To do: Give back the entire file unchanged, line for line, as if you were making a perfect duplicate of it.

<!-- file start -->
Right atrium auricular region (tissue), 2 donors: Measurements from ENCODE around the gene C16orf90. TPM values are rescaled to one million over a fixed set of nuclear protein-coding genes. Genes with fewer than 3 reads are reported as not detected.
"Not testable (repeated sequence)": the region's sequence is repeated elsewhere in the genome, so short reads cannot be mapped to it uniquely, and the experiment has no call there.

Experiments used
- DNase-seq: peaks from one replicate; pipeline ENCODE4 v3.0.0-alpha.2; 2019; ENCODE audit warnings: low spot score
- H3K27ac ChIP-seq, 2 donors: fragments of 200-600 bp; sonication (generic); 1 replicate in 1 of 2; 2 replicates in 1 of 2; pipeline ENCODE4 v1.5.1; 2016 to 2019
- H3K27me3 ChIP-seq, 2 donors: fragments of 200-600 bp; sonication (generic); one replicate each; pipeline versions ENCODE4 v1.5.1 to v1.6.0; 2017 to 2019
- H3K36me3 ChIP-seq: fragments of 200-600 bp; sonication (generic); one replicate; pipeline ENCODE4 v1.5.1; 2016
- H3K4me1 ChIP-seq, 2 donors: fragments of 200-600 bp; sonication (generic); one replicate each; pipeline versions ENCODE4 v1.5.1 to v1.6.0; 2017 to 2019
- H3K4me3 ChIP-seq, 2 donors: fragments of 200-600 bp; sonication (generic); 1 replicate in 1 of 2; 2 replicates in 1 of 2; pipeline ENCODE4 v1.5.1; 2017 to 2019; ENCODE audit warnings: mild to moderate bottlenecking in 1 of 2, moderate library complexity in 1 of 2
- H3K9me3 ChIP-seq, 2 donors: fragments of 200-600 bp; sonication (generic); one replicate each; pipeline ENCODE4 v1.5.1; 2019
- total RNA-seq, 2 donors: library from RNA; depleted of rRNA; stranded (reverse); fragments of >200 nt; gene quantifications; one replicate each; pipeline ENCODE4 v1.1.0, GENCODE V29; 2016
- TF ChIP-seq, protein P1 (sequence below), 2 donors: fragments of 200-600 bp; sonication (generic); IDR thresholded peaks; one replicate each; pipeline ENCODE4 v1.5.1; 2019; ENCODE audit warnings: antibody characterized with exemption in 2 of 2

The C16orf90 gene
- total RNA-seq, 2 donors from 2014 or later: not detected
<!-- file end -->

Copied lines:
Right atrium auricular region (tissue), 2 donors: Measurements from ENCODE around the gene C16orf90. TPM values are rescaled to one million over a fixed set of nuclear protein-coding genes. Genes with fewer than 3 reads are reported as not detected.
"Not testable (repeated sequence)": the region's sequence is repeated elsewhere in the genome, so short reads cannot be mapped to it uniquely, and the experiment has no call there.

Experiments used
- DNase-seq: peaks from one replicate; pipeline ENCODE4 v3.0.0-alpha.2; 2019; ENCODE audit warnings: low spot score
- H3K27ac ChIP-seq, 2 donors: fragments of 200-600 bp; sonication (generic); 1 replicate in 1 of 2; 2 replicates in 1 of 2; pipeline ENCODE4 v1.5.1; 2016 to 2019
- H3K27me3 ChIP-seq, 2 donors: fragments of 200-600 bp; sonication (generic); one replicate each; pipeline versions ENCODE4 v1.5.1 to v1.6.0; 2017 to 2019
- H3K36me3 ChIP-seq: fragments of 200-600 bp; sonication (generic); one replicate; pipeline ENCODE4 v1.5.1; 2016
- H3K4me1 ChIP-seq, 2 donors: fragments of 200-600 bp; sonication (generic); one replicate each; pipeline versions ENCODE4 v1.5.1 to v1.6.0; 2017 to 2019
- H3K4me3 ChIP-seq, 2 donors: fragments of 200-600 bp; sonication (generic); 1 replicate in 1 of 2; 2 replicates in 1 of 2; pipeline ENCODE4 v1.5.1; 2017 to 2019; ENCODE audit warnings: mild to moderate bottlenecking in 1 of 2, moderate library complexity in 1 of 2
- H3K9me3 ChIP-seq, 2 donors: fragments of 200-600 bp; sonication (generic); one replicate each; pipeline ENCODE4 v1.5.1; 2019
- total RNA-seq, 2 donors: library from RNA; depleted of rRNA; stranded (reverse); fragments of >200 nt; gene quantifications; one replicate each; pipeline ENCODE4 v1.1.0, GENCODE V29; 2016
- TF ChIP-seq, protein P1 (sequence below), 2 donors: fragments of 200-600 bp; sonication (generic); IDR thresholded peaks; one replicate each; pipeline ENCODE4 v1.5.1; 2019; ENCODE audit warnings: antibody characterized with exemption in 2 of 2

The C16orf90 gene
- total RNA-seq, 2 donors from 2014 or later: not detected